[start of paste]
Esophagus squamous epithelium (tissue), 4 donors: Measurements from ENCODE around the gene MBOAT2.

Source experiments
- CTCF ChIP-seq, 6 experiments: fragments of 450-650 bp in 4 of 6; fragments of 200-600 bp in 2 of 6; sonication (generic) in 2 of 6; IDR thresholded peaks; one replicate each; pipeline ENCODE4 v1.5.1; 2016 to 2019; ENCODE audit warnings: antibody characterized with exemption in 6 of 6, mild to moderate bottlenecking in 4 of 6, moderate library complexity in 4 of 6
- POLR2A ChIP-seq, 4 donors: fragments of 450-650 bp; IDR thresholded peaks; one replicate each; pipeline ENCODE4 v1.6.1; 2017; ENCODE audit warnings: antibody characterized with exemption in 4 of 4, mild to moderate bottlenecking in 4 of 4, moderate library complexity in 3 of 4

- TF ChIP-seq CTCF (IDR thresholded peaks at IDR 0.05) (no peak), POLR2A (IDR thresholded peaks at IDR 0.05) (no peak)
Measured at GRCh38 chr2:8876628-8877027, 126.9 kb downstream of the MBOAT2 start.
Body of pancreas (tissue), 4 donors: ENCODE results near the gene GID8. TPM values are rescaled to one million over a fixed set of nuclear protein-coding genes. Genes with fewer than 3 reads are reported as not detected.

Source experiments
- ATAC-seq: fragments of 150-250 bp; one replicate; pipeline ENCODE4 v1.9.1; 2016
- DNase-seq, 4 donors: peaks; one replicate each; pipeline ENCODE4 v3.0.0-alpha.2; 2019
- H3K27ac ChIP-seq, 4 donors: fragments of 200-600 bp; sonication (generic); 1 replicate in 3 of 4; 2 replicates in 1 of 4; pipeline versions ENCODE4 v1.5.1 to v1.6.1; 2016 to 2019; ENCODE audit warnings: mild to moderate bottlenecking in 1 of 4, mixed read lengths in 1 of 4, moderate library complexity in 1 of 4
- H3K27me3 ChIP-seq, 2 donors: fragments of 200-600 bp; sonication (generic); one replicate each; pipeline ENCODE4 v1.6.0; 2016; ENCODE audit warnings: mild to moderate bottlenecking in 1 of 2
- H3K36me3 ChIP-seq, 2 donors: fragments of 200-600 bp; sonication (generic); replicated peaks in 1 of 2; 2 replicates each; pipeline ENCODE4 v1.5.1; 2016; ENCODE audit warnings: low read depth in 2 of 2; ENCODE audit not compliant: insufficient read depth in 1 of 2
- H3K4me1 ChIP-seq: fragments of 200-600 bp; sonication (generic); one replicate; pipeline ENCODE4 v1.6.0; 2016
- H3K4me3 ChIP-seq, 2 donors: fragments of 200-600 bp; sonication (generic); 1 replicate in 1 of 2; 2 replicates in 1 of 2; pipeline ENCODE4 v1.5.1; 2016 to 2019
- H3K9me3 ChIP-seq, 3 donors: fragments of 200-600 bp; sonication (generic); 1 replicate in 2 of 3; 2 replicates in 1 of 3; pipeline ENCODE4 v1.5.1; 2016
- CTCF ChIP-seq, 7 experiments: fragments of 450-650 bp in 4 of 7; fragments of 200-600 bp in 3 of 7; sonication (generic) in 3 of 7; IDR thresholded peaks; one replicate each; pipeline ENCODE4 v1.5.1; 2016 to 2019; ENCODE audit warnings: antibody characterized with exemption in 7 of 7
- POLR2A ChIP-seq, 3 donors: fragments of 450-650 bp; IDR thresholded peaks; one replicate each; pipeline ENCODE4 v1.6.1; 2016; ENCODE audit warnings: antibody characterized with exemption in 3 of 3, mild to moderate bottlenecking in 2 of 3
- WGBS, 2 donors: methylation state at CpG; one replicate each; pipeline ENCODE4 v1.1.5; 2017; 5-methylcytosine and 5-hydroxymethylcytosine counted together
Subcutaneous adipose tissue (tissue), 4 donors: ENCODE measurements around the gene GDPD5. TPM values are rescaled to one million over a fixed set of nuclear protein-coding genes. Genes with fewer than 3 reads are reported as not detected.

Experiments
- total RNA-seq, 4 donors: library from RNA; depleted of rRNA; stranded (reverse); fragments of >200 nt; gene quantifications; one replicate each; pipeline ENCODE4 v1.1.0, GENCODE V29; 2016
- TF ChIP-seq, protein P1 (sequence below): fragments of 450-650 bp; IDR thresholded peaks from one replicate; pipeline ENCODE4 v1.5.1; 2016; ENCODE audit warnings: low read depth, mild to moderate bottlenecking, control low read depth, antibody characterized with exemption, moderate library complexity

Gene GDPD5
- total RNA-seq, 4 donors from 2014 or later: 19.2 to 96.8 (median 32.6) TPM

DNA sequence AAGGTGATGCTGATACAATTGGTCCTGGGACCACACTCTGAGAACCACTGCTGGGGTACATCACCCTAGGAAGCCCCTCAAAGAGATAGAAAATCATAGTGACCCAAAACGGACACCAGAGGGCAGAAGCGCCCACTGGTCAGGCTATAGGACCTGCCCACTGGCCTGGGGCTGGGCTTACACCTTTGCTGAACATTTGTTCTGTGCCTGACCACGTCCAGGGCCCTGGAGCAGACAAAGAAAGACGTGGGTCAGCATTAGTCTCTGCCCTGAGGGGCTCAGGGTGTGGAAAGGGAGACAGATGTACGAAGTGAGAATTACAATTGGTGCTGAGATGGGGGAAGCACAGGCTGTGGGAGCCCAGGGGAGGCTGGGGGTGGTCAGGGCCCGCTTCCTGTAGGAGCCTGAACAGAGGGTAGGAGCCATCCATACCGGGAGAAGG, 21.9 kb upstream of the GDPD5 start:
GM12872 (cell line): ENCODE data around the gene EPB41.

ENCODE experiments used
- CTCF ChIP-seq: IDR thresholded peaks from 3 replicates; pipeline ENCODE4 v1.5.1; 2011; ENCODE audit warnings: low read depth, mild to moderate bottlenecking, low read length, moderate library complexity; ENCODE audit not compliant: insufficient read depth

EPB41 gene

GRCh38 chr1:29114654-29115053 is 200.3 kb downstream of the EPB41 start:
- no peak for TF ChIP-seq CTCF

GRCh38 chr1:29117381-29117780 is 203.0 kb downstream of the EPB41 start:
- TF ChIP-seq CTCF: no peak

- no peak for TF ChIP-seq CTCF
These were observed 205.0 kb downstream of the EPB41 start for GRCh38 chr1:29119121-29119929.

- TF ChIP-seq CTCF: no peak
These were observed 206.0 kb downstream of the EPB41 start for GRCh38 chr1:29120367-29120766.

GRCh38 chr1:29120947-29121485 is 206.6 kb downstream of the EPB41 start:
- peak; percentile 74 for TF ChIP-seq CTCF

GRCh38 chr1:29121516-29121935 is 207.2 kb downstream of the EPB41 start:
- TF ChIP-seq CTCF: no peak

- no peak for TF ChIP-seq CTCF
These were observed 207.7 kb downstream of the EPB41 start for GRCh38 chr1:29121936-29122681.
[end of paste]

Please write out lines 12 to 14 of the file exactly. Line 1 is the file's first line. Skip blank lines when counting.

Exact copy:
- H3K27me3 ChIP-seq, 2 donors: fragments of 200-600 bp; sonication (generic); one replicate each; pipeline ENCODE4 v1.6.0; 2016; ENCODE audit warnings: mild to moderate bottlenecking in 1 of 2
- H3K36me3 ChIP-seq, 2 donors: fragments of 200-600 bp; sonication (generic); replicated peaks in 1 of 2; 2 replicates each; pipeline ENCODE4 v1.5.1; 2016; ENCODE audit warnings: low read depth in 2 of 2; ENCODE audit not compliant: insufficient read depth in 1 of 2
- H3K4me1 ChIP-seq: fragments of 200-600 bp; sonication (generic); one replicate; pipeline ENCODE4 v1.6.0; 2016